You did some touring over the summer. What is going on for this Fall and Winter, are you going to be doing shows?
Johnny - Oh yeah. The agents are working on that right now. From what I know right now the tour will start the nineteenth of November and will run through the sixth of December. We will play every day, which is like a fourteen show tour. This will be a European tour, but we will probably be doing another tour in April or May of next year. I would guess it is either another European tour or if that doesn't fit we may try to do something in the US and Canada. So, that is what we are working on right now.
You have played the US before haven't you?
Johnny - Yeah, the early 90s. I think it was sometime between '91 and '94 we played full US tours, but that was actually the last time we were there. In '97 the death metal scene in Europe was going down. There was no interest in it and the bands weren't really doing anything new and different and the fans stopped attending the shows. So we stayed away for a couple of years and took a break which was healthy. But now things are going good and it will be fun to get on the road again.
In the United States there has been such a drought for metal and now it has come back in full force. The death metal scene seems to be growing the most. We have bands like Lamb Of God, Killswitch Engage, and God Forbid and they all seem to be getting huge exposure and playing bigger venues. I was kind of curious about your thoughts on that. You guys were one of the pioneers for Swedish death metal and then all of these new bands are coming in and doing the big shows and you haven't gotten to play here in years. How do you feel about that?
Johnny - Well, there is just one thing to it. Good luck. I don't have a problem with that. Unleashed could take any competition. We would challenge anyone for a tour. We have done that in Europe so many times and have never found ourselves in the position of touring with a band we couldn't handle. So, I welcome that. I think it is that death metal is breaking new ground. It is cool, but it won't stop Unleashed though. We are coming after it.
I know for the longest time the Swedish melodic metal was really booming with bands like In Flames and Dark Tranquility, and later Soilwork and newer bands. Now it has switched over into the US with people taking that and adding clean vocals and keyboards and things of that nature. I was curious about your thoughts on Swedish death metal today....
Johnny - ...to tell you the truth I have not heard all of the bands you mentioned. I know about In Flames of course. I don't have a problem with it. I think the scene in Sweden could be better. Fundamentally, there is nothing wrong with the scene, but when you compare it to Germany, there they have real metal clubs in every city. There you can go to a metal club and hang out with your friends and listen to good metal music. That doesn't happen in Stockholm. There is one club in Stockholm where you can listen to metal music. You can stay there until you rot to death before they play Slayer. Then again there are a lot of metal fans in Sweden that are starting to pick up death metal. I think it has been here for such a long time that some of the better bands are getting attention. It is growing, and that is good. I still miss the culture of Germany where they have clubs and you can hang out. That is a problem in Sweden.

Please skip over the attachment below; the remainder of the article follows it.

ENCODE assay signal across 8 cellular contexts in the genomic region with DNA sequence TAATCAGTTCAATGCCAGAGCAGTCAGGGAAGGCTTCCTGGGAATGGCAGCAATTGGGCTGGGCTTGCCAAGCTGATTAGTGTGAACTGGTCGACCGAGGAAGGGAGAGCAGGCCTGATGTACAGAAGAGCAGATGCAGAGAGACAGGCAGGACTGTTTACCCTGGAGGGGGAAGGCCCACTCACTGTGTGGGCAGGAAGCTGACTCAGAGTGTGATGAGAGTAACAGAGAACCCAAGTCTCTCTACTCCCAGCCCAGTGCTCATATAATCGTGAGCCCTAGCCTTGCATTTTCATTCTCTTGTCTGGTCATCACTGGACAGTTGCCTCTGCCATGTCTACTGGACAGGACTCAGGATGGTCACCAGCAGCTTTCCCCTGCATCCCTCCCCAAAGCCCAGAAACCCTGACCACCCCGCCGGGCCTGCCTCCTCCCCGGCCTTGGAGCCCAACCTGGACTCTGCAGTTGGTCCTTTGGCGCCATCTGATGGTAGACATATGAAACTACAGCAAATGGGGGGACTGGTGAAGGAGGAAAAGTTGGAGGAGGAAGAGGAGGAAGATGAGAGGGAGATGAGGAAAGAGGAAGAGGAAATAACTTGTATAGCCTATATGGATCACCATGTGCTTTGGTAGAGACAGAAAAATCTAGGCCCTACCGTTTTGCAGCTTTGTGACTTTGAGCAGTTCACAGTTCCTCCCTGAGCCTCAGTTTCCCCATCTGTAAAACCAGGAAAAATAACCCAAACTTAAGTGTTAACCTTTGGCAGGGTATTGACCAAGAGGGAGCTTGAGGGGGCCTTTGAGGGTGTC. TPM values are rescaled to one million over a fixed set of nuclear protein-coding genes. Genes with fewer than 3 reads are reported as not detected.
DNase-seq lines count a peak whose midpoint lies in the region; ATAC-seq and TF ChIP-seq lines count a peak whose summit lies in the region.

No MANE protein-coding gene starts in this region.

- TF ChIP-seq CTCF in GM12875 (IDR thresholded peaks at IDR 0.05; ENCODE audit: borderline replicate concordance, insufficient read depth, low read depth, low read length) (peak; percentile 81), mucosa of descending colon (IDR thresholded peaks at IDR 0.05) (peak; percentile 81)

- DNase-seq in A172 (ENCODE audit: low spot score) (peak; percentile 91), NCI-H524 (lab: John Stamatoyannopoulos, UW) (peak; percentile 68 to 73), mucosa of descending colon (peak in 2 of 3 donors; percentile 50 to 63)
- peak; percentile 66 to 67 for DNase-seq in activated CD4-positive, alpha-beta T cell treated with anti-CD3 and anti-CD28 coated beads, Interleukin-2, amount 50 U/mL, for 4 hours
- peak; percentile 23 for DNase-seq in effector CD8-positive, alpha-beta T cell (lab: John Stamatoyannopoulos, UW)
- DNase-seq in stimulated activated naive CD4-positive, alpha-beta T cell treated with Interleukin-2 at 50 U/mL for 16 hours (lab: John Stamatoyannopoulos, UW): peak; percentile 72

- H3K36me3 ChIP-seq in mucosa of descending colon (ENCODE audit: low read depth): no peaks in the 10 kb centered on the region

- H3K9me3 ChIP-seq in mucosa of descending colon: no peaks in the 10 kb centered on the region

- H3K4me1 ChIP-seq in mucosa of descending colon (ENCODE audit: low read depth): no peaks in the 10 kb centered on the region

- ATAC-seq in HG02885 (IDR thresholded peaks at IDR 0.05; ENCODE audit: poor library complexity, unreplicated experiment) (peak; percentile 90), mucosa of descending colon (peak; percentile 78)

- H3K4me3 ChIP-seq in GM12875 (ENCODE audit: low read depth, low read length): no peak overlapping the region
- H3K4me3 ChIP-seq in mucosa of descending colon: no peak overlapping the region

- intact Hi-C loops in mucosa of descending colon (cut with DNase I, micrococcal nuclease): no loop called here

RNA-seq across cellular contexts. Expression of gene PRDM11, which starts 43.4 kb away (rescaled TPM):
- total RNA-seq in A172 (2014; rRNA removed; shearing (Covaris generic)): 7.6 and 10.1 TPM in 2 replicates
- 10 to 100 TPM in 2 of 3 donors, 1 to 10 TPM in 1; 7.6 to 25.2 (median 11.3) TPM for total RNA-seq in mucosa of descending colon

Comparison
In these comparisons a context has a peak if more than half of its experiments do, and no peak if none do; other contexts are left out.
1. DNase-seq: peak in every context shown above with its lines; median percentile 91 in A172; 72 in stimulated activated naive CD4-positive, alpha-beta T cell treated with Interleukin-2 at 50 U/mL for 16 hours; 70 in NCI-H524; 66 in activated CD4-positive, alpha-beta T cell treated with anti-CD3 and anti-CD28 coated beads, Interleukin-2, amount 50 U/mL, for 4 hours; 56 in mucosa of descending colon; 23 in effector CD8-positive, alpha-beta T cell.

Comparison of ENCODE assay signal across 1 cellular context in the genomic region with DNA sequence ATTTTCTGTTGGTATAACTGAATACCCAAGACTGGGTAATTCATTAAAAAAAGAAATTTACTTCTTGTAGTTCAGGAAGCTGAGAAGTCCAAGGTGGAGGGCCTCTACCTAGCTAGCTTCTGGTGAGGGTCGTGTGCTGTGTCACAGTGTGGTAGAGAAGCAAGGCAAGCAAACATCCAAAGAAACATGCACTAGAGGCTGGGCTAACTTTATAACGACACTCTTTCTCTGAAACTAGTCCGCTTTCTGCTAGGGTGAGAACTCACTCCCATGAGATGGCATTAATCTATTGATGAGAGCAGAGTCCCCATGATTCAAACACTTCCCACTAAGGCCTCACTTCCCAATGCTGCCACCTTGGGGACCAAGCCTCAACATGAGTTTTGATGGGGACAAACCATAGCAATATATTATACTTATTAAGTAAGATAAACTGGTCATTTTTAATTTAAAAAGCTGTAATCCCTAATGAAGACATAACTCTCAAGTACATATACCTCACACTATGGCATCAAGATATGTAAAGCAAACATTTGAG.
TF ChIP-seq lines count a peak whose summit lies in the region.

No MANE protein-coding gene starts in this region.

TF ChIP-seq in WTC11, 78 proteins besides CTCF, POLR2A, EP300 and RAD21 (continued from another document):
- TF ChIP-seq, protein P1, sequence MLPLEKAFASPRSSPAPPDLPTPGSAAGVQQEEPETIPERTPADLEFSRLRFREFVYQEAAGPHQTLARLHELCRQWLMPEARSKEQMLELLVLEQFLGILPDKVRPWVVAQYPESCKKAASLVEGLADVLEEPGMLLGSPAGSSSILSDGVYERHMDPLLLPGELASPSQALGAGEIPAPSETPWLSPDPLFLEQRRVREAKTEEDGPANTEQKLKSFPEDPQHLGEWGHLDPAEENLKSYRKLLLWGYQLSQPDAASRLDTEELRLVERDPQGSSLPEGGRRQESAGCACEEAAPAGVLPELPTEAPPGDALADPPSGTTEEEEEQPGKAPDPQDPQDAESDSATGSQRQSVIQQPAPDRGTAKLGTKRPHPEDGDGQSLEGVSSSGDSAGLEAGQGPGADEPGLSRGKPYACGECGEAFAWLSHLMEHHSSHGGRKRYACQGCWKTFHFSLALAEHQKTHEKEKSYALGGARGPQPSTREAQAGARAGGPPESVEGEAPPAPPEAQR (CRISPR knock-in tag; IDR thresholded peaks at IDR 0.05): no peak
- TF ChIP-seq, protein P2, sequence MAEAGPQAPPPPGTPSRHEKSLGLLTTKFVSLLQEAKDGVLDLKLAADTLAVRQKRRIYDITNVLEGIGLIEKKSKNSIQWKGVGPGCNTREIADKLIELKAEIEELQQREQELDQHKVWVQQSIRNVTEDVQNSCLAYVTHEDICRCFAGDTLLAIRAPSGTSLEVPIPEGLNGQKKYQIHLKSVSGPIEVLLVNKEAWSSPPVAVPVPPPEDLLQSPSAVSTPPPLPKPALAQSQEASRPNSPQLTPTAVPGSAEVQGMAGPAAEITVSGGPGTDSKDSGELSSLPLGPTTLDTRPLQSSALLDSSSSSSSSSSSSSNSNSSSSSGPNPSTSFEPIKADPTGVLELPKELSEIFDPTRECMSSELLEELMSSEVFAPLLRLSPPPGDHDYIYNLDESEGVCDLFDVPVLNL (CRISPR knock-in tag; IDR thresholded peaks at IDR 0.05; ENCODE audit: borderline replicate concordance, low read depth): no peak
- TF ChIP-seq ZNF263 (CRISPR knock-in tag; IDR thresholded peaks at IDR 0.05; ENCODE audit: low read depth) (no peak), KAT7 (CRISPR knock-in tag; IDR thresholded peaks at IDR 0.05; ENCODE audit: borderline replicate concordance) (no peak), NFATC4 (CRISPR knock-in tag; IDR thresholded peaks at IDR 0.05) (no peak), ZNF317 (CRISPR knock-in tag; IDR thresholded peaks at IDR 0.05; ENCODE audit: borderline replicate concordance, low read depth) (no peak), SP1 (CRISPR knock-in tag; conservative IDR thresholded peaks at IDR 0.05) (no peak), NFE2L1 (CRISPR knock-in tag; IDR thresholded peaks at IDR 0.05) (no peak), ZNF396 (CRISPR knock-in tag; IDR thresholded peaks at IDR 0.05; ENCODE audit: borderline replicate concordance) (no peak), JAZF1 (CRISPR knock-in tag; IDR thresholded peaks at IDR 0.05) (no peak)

I'd like to ask you who really sparked the Swedish death metal scene....
Johnny - Do you mean worldwide?
Well...yeah, let's say worldwide.
Johnny - I think what is was in Sweden was a few bands that were there pretty much at the same time. You had Grave of course, Nihlist, Dismember, and Tiamat of course. I guess after Nihlist split it up and became Unleashed and Entombed it was a spark for a lot of bands to get started.
Do you guys have any contact with Entombed?
Johnny - We all know each other, but as far as meeting on a weekly basis that doesn't happen. I would say for me it would be bands like Necrophobic, Grave, Grand Magus, and a couple other ones that I meet a few times a month because we see the same soccer games. We don't have any metal clubs to go to, so we formed other kinds of clubs that see the soccer games. I guess worldwide it would be a good question. For me I know a few early death metal bands that I traded demos with was American bands. You had a lot of bands from all kinds of states. Ravage, Doctor Shrinker, Morbid Angel, a number of bands. Macabre was there pretty early too. It was a number of bands, and I think that is how it started. The US was probably the first.
Well Johnny, does it feel like fifteen years?
Johnny - It is strange, it doesn't. Well when we think back on the early tours and how it all started it is nice to sit down and think about it and look at old pictures. I think I like it more now. The whole reason we started the band was to go on tour and see friends. We liked meeting and talking to people and to meet everyone we traded demo tapes with, and then in the early 90s we were able to do that. I think the band sounds better today, the production is better. If I was to compare the band today to 1993 or something there is no comparison. I like it a whole lot more today, that is for sure.
Does the band have any plans for a DVD in the future?
Johnny - Yes. Probably in early next year we will record something. We don't have a full show with professional cameras and all that. We need one professional show. We have a whole lot of material from previous tours, crazy party material, backstage stuff to put in the DVD. Before summer we should have something done, but that is just my guess.
Well Johnny it has been a great fifteen years and hopefully we will have more stuff in the next fifteen years.
Johnny - Thank you, take care.